The Polar Ocean Challenge

History in the Making

The Polar Ocean Challenge (POC) made history by becoming the first British yacht to sail around the Arctic Ocean (anticlockwise) in one summer season.

This expedition was lead by our founder David Hempleman-Adams and the crew included Arctic Explorer speaker Hazel Richards and 14 year old Benji (the youngest person to have sailed around the North Pole). 

On the 20th of  October 2016, Northabout and her crew returned to Bristol. The historic Polar Ocean Challenge (POC) was a success, but it brings home an important message – this journey was only possible because climate change is causing the northern ice cap to melt.


Until recently there has been too much ice for even a small boat to get through in one summer. The Northeast and Northwest passages used to take 2-3 years each to complete due to the extent of sea-ice melt, it took the POC just 4 months to complete the whole journey.

The Route

The expedition was broken down into four legs:

First Leg: left Bristol, UK 19th June; arrived Murmansk, Russia, 14th July

Second Leg: left Murmansk, Russia 20th July; arrived Point Barrow, Alaska, 28th August

Third Leg:  Point Barrow, Alaska to Iqabuit, Baffin Island (Canada)

Fourth Leg:  Iqabuit, Baffin Island (Canada) to Bristol, UK, arriving back on 20th October 1016.

An Educational Adventure

This record-breaking voyage was only possible because the northern ice cap is melting due to global warming. Until recent years there has been too much ice for a boat to get through, and circumnavigating the North Pole in one go has been impossible. But due to sea ice retreating, the number of ice-free months in the Northeast Passage has increased, opening up both the Northeast and Northwest passages of the Arctic Ocean at the same time. The opening of these passages is the most important geographical landmark to date to signal the rapid progress of global warming.

David made this journey to highlight changes in the Arctic due to climate change. His passion to protect the Arctic comes from seeing the changes first-hand:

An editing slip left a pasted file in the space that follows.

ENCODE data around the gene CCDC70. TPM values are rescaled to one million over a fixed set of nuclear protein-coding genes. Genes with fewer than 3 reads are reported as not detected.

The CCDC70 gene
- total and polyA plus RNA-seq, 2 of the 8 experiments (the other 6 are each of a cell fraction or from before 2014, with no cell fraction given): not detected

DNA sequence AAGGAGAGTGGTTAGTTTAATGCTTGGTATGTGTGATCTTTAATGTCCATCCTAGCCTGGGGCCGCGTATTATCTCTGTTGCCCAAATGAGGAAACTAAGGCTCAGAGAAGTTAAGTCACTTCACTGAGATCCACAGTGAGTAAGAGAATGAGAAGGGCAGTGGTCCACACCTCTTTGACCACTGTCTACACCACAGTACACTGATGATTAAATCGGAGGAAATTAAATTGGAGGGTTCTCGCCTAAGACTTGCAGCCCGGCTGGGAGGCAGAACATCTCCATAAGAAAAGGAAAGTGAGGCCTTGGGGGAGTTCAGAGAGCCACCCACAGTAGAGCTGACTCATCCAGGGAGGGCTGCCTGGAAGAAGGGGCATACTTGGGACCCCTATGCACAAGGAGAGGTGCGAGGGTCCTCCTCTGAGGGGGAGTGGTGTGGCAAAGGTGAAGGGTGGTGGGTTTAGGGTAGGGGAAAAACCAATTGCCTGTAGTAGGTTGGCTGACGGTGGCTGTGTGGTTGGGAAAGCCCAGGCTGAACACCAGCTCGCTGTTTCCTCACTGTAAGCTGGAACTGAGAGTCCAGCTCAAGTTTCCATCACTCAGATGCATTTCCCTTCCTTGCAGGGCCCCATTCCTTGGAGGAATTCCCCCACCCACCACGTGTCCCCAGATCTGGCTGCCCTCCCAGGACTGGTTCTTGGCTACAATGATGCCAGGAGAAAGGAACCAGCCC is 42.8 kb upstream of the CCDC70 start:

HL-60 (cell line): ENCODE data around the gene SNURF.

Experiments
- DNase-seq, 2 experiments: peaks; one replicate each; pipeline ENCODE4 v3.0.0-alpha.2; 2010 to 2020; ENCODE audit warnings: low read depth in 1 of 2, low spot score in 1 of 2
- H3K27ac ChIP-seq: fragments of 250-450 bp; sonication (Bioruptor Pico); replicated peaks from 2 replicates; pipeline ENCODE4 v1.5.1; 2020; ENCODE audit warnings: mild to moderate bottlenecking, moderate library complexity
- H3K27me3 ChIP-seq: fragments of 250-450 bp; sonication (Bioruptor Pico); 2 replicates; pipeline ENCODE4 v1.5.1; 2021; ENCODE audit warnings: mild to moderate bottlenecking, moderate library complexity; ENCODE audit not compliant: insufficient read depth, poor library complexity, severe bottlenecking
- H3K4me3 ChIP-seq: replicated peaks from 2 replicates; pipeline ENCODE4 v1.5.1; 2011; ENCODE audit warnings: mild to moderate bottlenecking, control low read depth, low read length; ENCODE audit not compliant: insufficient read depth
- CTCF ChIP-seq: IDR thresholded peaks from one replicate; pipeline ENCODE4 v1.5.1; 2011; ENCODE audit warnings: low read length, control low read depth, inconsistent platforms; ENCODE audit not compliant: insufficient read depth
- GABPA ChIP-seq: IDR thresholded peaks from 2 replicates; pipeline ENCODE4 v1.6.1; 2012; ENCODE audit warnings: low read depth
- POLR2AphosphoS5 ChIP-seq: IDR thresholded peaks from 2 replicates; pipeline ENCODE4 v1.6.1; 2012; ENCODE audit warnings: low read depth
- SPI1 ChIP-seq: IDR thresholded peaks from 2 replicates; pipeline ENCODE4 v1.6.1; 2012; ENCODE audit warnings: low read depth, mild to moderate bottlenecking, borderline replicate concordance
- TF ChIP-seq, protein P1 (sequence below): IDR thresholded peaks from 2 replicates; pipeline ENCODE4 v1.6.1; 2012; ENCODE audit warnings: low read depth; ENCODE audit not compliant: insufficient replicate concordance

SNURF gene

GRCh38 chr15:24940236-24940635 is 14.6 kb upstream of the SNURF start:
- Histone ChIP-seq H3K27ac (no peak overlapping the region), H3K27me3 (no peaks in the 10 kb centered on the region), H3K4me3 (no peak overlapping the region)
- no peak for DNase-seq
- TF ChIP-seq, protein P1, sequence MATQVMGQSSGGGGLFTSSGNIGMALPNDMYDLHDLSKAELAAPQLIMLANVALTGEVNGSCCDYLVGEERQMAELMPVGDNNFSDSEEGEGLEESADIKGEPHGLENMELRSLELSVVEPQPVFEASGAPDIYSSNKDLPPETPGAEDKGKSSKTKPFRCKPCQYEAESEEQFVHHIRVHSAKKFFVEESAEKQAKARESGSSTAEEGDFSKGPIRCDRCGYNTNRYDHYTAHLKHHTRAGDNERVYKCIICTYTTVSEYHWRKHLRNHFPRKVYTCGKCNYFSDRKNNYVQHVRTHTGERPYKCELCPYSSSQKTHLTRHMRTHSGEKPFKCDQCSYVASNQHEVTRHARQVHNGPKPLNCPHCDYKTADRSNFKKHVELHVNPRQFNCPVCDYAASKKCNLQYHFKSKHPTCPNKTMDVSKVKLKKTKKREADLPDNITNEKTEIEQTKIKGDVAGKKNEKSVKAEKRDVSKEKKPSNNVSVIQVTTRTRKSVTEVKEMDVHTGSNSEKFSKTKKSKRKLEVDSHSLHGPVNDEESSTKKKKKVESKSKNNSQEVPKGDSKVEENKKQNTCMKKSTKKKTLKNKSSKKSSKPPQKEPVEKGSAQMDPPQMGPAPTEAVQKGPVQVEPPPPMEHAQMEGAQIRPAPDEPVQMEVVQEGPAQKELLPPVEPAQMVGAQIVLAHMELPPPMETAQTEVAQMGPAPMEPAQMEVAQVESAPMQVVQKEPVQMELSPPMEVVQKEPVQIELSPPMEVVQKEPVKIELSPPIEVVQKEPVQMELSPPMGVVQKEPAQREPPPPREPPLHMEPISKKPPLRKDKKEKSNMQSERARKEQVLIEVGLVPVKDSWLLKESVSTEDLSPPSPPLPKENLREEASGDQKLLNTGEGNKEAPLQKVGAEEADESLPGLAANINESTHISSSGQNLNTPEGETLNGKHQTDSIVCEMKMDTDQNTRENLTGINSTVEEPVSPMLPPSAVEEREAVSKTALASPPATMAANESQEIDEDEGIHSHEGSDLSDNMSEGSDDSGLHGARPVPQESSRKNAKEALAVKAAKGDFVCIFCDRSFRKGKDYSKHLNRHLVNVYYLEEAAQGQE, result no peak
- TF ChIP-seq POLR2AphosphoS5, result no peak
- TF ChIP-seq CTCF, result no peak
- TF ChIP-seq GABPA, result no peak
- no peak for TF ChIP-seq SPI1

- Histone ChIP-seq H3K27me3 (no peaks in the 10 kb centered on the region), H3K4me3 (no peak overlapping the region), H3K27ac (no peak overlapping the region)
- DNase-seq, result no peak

“We hear about global warming on the news, but it can be difficult for people in the UK and around the world to fully appreciate the threat until it directly impacts them. I’ve seen massive changes since 1982 when I first went to the Arctic. There’s a lot less pack ice. If we get around, it will show we’ve got massive problems because normally it would take three years. To do the whole journey in one season indicates what state our planet is in.”

“The Arctic is ours to look after. From a very early age children can start to think about this, which is why Wicked Weather Watch is so important.”

A Snapshot of the Crew

David Hempleman-Adams – Expedition Leader 

David is one of the most experienced and successful adventurers in the world. In his 40 years as an adventurer, David was the first person to reach the highest peaks on all seven continents and journey fully to the North and South Geographical and Magnetic Poles. 

Nikolay  Litau – Captain

Nikolay has enjoyed 30 years of yachting crossing all the oceans, including 7 trips in the Arctic ocean, and a circumnavigation of the Antarctic. 

Ben Edwards – Crew member all 4 legs

Ben is the youngest person to sail around the North Pole at the age of 14 years old. He was a full crew member for the whole trip and raised money for research into Crohn’s disease and Ulcerative Colitis. 

Hazel Richards – Crew 1st Leg

Hazel found her legs for the first time having trekked the Arctic and Antarctic and crossed the Gobi. She is a training and financial consultant by profession.